Pwyll a Rhiannon - Aidan Saunders [Welsh words - Mererid Hopwood]
*For English, see language toggle switch on top of page*
Reading age: 7+
Interest age: 7-11+
Following the success of Branwen, author/illustrator Aidan Saunders @printwagon is back with a new volume that reimagines a story from the first branch of The Mabinogi, the story of Pwyll and Rhiannon. These myths and legends are an important part of our Celtic storytelling tradition, and have been told and re-told throughout the centuries. I hope this book will succeed in introducing the wonderful mythology of The Mabinogi to a new generation of young readers. I believe that the author has wisely selected which its to include and which ones to omit when creating a fresh and contemporary version of an old story.
With its unusual long, narrow shape and it’s impressive lino print artwork, this distinctive book demands your attention as you glance past it on the bookshelf. We tend to forget about pictures in books by the time we reach the 7+ age group so I’m delighted to see a book that celebrates having illustrations to look at, making it abundantly clear that picture books are suitable for older children as well as younger ones. You’ll be fascinated by the author’s work, which looks like a beautiful medieval tapestry, with all sorts of subtle nods to ancient Celtic life.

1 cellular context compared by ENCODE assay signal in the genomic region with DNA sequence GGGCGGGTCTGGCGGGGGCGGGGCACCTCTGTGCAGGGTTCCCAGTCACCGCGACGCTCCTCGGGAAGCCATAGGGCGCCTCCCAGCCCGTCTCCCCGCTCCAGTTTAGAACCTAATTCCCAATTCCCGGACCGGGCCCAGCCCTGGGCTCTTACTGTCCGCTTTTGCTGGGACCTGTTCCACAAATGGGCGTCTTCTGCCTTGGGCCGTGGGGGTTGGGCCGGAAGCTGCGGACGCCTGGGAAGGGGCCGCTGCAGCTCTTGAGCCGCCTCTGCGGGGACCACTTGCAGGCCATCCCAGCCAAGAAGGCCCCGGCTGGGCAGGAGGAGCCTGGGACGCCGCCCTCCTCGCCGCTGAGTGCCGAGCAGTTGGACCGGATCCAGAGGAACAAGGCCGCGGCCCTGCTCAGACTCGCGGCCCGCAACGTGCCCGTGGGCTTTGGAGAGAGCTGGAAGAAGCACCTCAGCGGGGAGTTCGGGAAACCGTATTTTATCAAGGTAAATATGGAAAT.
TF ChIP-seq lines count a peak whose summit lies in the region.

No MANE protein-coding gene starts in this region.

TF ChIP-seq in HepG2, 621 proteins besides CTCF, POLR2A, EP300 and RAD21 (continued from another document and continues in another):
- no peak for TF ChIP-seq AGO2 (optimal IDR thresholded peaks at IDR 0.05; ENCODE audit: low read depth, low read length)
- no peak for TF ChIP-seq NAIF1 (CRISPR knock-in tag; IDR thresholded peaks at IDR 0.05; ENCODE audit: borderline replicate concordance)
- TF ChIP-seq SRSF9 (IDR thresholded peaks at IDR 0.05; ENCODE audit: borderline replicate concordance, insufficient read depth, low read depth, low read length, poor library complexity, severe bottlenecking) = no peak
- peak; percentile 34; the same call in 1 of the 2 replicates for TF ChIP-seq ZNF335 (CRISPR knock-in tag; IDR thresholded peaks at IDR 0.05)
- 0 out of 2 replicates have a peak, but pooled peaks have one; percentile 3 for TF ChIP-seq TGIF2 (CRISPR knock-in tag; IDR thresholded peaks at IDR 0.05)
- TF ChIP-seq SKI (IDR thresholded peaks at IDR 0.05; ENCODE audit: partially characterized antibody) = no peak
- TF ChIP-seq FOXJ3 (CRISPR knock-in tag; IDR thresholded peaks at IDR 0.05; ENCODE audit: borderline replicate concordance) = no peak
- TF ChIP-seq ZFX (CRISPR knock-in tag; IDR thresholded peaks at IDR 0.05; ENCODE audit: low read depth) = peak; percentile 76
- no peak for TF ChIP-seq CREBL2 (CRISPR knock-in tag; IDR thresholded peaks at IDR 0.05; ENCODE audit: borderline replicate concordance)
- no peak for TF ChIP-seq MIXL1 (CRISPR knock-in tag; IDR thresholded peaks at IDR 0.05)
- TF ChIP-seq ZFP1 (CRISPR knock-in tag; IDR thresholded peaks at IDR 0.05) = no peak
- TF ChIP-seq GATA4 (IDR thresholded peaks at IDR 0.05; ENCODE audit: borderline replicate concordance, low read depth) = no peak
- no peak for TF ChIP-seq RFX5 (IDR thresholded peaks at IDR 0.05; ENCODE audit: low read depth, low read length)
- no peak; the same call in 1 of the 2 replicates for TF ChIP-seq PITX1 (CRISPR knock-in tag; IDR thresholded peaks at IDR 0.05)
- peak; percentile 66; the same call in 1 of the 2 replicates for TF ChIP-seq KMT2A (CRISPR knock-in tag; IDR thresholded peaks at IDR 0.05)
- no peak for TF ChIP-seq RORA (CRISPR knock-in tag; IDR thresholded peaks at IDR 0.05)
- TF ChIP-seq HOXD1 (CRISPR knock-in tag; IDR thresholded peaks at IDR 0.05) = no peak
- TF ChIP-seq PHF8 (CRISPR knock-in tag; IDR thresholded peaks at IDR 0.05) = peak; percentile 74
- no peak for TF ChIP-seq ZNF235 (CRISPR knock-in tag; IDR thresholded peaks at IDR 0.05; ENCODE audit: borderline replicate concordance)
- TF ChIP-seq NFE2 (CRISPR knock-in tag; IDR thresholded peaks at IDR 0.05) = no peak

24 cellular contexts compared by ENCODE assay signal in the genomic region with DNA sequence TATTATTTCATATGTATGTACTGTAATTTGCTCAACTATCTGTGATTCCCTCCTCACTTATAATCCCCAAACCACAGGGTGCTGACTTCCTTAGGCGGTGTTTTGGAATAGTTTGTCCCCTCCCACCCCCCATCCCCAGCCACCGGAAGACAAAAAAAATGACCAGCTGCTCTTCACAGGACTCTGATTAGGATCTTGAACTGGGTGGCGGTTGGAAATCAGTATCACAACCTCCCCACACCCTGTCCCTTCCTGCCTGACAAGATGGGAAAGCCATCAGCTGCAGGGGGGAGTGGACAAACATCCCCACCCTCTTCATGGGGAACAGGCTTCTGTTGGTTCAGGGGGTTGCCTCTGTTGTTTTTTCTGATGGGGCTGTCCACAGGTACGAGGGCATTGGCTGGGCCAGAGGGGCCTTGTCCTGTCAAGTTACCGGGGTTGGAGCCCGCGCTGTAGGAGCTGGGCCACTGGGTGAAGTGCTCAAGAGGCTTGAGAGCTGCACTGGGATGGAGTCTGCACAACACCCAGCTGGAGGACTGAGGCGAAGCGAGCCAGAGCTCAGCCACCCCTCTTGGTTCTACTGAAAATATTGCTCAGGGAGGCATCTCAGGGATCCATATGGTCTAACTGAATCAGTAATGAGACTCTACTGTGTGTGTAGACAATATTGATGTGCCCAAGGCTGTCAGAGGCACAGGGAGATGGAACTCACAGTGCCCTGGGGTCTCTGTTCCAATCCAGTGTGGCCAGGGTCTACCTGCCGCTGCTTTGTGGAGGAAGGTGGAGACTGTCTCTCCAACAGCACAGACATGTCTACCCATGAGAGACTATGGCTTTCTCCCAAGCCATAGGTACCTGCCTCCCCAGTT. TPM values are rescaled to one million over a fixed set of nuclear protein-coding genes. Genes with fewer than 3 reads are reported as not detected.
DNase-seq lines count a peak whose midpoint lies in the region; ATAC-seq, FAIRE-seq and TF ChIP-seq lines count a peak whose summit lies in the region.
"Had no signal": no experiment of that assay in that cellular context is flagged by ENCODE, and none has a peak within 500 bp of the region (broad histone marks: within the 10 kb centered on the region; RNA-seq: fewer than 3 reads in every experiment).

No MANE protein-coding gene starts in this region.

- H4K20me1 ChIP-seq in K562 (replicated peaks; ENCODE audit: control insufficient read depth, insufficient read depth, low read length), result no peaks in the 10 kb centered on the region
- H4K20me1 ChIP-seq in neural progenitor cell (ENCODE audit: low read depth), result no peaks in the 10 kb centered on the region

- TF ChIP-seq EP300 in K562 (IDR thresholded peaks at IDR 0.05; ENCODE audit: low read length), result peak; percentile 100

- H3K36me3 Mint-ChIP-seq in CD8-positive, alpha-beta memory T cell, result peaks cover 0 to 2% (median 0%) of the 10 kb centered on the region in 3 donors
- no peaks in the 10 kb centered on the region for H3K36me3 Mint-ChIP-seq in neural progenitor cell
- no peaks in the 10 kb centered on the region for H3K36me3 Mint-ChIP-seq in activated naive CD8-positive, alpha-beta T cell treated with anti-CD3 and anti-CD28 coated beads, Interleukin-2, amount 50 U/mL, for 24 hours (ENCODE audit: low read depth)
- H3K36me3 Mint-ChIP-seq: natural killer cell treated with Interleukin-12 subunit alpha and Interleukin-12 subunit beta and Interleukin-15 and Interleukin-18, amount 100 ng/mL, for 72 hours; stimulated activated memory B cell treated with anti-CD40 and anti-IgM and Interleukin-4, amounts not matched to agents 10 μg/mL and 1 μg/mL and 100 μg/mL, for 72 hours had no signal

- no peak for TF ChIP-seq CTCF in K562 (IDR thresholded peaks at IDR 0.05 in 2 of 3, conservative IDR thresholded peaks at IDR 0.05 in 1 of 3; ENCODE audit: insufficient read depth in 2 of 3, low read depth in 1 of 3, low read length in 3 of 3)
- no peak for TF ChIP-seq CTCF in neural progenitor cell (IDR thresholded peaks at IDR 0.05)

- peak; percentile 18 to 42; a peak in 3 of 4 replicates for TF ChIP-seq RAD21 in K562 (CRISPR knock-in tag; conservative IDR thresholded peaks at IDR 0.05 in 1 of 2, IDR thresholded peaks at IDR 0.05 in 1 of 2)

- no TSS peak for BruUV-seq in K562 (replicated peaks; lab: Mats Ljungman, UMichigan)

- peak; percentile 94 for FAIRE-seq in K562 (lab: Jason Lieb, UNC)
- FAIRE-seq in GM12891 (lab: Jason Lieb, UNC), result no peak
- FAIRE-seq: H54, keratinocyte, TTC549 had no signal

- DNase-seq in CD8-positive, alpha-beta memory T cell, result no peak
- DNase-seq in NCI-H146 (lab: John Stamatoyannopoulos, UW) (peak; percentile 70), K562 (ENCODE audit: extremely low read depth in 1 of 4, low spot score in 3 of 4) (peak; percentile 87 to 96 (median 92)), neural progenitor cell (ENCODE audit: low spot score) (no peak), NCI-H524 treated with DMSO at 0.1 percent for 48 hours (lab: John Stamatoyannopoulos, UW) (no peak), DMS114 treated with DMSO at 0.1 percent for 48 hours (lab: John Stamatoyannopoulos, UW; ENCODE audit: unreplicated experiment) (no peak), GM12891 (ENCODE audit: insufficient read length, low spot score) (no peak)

Without going into too much detail, we have here the story of Pwyll Pendefig Dyfed, [Prince of Dyfed], a man chosen by the strong-willed and mysterious Rhiannon to be her husband. There's only one small problem, she's supposed to marry someone else! I wonder if there’s going to be a happy ever after with this one? I doubt it’ll be that simple – this is the Mabinogi, after all. You’re in for a treat – you’ll get a story full of adventure, passion, treachery, violence and some helpings of sorcery to go with that that!
One of the unique advantages of this book is the fact that it contains Mererid Hopwood's perfectly adapted text directly opposite the English words, which means that the book's appeal reaches a wider audience. Given the bilingual nature of modern-day Wales, I’d like to see more bilingual books like this one coming to market.
A review from www.gwales.com, with the permission of the Books Council of Wales.